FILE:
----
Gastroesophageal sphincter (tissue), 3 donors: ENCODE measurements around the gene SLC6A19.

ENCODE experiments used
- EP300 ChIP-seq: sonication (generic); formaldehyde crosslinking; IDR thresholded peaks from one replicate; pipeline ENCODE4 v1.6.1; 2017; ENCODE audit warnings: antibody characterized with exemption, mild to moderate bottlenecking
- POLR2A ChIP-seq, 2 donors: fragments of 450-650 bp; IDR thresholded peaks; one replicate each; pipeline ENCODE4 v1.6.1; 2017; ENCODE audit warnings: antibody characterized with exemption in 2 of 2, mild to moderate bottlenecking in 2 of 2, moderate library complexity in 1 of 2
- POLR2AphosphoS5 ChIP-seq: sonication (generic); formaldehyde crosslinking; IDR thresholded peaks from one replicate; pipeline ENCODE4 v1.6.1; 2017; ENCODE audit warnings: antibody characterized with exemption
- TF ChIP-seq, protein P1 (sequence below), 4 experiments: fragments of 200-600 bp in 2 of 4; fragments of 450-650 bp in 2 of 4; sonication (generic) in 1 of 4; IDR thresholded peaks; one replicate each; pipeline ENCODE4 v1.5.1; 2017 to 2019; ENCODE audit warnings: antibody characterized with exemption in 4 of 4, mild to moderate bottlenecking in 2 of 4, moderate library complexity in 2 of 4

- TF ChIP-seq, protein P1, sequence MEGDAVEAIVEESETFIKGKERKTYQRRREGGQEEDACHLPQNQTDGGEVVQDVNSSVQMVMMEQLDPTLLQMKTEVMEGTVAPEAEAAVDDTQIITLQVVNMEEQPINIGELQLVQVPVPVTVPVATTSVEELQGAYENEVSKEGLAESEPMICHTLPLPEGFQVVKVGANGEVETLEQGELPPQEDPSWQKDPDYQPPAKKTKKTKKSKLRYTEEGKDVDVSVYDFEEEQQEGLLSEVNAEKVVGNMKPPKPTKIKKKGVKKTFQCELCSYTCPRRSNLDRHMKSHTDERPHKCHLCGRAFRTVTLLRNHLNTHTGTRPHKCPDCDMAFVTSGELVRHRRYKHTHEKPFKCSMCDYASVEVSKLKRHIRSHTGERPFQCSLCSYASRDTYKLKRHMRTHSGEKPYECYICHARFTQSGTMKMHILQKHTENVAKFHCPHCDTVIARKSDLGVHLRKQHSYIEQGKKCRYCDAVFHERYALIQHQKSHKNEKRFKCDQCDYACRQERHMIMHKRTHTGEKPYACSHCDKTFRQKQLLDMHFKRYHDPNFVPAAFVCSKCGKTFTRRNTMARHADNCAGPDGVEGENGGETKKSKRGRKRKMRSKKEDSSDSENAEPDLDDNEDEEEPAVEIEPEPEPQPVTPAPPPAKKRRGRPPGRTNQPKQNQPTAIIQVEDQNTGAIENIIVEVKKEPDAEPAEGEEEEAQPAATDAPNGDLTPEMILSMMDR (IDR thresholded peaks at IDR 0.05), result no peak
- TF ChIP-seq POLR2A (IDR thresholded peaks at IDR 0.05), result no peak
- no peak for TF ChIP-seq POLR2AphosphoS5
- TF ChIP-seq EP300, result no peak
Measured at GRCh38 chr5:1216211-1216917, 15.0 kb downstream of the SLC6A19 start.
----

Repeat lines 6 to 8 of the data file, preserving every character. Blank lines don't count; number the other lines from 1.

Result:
- TF ChIP-seq, protein P1 (sequence below), 4 experiments: fragments of 200-600 bp in 2 of 4; fragments of 450-650 bp in 2 of 4; sonication (generic) in 1 of 4; IDR thresholded peaks; one replicate each; pipeline ENCODE4 v1.5.1; 2017 to 2019; ENCODE audit warnings: antibody characterized with exemption in 4 of 4, mild to moderate bottlenecking in 2 of 4, moderate library complexity in 2 of 4

- TF ChIP-seq, protein P1, sequence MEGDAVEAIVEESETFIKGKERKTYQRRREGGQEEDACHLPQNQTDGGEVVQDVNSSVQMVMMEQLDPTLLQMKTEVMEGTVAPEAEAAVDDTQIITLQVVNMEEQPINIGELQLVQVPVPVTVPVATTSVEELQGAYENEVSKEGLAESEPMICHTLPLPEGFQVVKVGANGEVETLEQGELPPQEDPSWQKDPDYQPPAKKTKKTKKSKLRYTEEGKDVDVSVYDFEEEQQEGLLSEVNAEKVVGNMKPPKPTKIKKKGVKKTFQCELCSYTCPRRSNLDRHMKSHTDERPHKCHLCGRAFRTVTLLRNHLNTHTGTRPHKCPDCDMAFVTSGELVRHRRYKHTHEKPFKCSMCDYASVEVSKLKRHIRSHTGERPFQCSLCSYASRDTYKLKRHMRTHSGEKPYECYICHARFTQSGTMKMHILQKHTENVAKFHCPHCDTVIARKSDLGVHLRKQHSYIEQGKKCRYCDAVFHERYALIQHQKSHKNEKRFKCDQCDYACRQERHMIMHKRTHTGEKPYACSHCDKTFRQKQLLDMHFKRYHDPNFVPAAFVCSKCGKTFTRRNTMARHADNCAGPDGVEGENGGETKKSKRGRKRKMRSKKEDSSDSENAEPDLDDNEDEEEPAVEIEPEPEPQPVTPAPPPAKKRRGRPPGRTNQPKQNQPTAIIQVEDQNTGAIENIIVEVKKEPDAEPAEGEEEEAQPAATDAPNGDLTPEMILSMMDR (IDR thresholded peaks at IDR 0.05), result no peak
- TF ChIP-seq POLR2A (IDR thresholded peaks at IDR 0.05), result no peak